There are several types of baluns available to radio amateurs and described in the literature. Let's begin with the Current Balun (also called the Choke Balun). Current Baluns have become popular for application in the high frequency range (1.8 mHz to 30 mHz) because they are simple, cheap, and effective. In its simplest form, a Current Balun consists of a number of turns of coaxial cable wound into a close coil at the feedpoint of the antenna. The size of the coil is determined by the operating frequency. For example, the installation directions for the Cushcraft A3S tri-band yagi specify eight turns of RG8/U coaxial cable with a six inch diameter. This coil is a high impedance RF choke at the operating frequency of the antenna and prevents RF current from flowing on the outside of the coaxial transmission line shield. Another approach to the Current Balun was introduced by Walter Maxwell, W2DU. This involves slipping a stack of high-permeability ferrite beads over the coaxial transmission line at the feedpoint of the antenna. The stack of ferrite beads creates a high impedance effectively suppressing any RF current from flowing down the outside surface of the transmission line. Current Baluns and ferrite bead kits are available from many sources.
Another approach is the Voltage Balun as described by Jerry Sevick, W2FMI, and others. This design uses inductors to produce equal, opposite phase voltages into the two resistances, or halves of the antenna. An additional feature of the Voltage Balun is that, by using a combination of inductors as a broad-band RF transformer, it can accommodate impedance conversion in addition to balancing the RF voltages. Typical impedance conversion is 4:1, although Sevick describes transmission line transformers with many other ratios in his classic book: Understanding, Building, and Using Baluns and Ununs.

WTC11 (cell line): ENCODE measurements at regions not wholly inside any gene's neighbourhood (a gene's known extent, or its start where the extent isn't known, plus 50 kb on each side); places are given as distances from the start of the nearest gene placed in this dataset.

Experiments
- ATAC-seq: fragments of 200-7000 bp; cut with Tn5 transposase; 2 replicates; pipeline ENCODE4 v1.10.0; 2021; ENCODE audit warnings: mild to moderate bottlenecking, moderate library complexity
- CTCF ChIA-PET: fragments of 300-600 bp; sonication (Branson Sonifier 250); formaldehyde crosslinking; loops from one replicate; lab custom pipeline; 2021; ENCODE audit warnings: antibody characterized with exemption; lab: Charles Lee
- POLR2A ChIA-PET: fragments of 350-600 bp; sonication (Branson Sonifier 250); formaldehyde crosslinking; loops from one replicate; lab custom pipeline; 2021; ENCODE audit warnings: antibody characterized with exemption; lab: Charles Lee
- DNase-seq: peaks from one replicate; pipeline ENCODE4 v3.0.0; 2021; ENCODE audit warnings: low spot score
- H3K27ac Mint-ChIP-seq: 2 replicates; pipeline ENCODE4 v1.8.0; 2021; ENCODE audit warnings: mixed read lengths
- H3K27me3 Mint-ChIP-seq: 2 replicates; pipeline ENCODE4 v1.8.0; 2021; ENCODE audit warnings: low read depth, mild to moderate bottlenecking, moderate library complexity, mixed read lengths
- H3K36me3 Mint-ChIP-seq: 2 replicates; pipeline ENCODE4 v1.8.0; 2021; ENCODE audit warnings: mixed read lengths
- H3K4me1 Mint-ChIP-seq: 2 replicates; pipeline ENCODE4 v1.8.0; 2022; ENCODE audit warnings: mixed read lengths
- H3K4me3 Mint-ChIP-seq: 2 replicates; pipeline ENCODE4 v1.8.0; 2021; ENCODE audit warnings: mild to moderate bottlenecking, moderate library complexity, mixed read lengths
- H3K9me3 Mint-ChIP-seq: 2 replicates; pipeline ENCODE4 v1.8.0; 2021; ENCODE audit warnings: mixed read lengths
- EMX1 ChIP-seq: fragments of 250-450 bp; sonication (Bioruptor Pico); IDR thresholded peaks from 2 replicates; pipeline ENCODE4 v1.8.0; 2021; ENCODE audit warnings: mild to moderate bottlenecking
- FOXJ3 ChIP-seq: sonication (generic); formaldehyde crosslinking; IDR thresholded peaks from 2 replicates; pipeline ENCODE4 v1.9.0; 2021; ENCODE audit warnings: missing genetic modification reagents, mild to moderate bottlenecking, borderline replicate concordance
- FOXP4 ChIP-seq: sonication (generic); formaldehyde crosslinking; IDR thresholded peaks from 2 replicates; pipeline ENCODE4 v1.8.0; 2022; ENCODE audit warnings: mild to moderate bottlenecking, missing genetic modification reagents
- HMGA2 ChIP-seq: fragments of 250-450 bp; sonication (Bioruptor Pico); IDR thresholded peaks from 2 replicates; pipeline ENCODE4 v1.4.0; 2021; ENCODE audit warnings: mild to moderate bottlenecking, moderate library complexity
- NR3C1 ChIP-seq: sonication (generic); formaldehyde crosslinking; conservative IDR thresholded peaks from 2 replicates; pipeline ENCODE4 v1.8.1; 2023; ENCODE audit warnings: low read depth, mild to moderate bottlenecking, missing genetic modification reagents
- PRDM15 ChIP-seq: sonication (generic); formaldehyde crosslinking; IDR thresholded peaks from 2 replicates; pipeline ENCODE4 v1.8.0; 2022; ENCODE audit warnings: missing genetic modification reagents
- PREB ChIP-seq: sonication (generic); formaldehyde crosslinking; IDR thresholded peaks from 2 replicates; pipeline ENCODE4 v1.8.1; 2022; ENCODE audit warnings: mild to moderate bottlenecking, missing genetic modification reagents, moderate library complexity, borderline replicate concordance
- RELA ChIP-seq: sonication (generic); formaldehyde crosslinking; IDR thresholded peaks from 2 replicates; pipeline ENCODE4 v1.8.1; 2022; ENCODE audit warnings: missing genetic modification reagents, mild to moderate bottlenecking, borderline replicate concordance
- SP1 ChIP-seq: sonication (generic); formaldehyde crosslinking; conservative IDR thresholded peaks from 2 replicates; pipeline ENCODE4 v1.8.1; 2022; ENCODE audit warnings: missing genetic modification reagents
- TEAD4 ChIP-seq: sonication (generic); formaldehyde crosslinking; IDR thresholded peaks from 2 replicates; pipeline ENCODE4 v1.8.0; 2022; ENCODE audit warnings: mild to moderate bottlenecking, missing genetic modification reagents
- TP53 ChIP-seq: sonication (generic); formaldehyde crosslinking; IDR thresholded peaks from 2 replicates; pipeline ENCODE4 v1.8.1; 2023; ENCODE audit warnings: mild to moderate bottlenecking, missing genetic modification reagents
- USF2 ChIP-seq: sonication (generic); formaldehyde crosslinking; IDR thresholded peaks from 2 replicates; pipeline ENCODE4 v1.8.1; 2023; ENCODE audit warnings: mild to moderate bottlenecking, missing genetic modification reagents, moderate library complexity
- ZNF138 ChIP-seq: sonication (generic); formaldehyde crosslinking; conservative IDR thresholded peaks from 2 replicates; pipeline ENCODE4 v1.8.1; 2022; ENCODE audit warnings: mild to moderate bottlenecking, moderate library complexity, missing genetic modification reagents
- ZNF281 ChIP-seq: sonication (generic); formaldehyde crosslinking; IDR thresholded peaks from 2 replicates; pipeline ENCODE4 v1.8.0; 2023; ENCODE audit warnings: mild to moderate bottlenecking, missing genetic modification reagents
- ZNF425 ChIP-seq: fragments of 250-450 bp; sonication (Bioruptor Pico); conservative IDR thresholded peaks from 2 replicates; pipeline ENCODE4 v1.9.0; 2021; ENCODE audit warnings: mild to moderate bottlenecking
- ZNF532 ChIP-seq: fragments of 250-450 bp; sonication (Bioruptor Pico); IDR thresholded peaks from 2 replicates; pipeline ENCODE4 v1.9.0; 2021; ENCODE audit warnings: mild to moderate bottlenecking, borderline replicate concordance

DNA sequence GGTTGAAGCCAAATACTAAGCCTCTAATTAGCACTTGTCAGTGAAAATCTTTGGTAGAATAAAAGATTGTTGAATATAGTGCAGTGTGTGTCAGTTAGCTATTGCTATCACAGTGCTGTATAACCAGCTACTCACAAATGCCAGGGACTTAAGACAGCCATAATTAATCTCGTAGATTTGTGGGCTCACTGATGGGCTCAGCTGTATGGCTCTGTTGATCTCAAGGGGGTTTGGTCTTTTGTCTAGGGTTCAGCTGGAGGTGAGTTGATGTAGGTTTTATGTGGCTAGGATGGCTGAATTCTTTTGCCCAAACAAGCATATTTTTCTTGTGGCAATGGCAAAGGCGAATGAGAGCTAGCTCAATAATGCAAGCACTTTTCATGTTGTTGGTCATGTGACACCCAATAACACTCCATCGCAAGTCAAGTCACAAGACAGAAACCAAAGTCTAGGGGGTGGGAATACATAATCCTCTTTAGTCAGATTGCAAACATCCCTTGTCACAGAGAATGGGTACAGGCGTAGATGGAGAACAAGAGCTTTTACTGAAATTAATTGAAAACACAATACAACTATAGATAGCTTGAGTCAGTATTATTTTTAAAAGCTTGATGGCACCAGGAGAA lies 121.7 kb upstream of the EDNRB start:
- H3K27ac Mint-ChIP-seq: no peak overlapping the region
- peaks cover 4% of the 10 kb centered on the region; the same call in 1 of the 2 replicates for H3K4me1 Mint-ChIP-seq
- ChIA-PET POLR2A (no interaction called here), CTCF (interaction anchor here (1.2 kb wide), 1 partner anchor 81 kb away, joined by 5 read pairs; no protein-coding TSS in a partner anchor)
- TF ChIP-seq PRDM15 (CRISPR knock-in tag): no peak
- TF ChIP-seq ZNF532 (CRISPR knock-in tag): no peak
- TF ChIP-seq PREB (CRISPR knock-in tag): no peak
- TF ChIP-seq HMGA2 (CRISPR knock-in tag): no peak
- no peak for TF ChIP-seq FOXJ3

A third balun technique, most often used at VHF and UHF, is the Coaxial Balun made from a half wavelength loop of coaxial transmission line and presenting a high impedance to any RF current that might otherwise flow on the outer shield of the coaxial transmission line. The half wavelength Coaxial Balun gives a 4:1 impedance step-up.
While I have described how a balun improves the effectiveness of a coax fed balanced antenna, it also has other uses. Consider a vertical antenna with elevated radials. The outer surface of the coaxial transmission line shield will "look" to the antenna like another radial. A Current Balun at the feedpoint of the vertical will prevent RF current from flowing on the feedline. According to author John Devoldere, ON4UN, in Low- Band DXing: "Is it harmful to put a current balun on all the coaxial antenna feed lines for all your antennas? Not at all. If the feed point is symmetric, there will be no current flowing and the beads will do no harm. As a matter of fact they may help reduce unwanted coupling from antennas into feed lines of other nearby antennas."
Baluns are an effective means of preventing unwanted RF current on the outer shield of coaxial feedlines from distorting antenna patterns, as well as reducing TVI (radiation coupling into nearby television sets, house wiring, etc.) and RF in the shack.
ARRL Technical Information Service: An Analysis of the Balun, by Bruce A. Eggers
Some Aspects of the Balun Problem, by Walter Maxwell W2DU:
Baluns: What They Do and How They Do It, by Roy W. Lewallen W7EL:
Understanding, Building, and Using Baluns and Ununs, by Jerry Sevick W2FMI, CQ
Low-Band DXing (4th Edition), by John Devoldere ON4UN, The ARRL, Inc.
The ARRL Antenna Book (21st Edition), The ARRL, Inc.
The ARRL Handbook, The ARRL, Inc.
Palomer Engineers (1:1 Current Balun Kit): www.palomer-engineers.com
The Radio Works (Baluns, Coax, Antenna Parts, etc.): www.radioworks.com
Wednesday, December 3, 2008
Subscribe to: Post Comments (Atom)
Post a Comment